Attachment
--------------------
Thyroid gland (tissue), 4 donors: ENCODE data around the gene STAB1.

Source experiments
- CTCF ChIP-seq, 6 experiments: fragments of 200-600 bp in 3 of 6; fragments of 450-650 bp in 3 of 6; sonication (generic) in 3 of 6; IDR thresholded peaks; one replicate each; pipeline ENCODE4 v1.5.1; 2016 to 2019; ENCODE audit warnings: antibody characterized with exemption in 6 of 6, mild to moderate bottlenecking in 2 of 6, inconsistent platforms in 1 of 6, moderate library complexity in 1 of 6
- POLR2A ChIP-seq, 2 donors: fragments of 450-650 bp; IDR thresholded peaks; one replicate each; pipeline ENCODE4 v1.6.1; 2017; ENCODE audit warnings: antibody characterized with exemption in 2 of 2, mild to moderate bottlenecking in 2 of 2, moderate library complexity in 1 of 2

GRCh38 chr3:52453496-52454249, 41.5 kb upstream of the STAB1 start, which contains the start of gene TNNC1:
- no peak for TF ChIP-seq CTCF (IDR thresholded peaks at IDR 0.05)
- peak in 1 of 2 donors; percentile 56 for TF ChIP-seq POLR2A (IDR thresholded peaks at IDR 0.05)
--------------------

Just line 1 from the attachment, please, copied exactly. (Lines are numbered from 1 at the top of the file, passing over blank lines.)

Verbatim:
Thyroid gland (tissue), 4 donors: ENCODE data around the gene STAB1.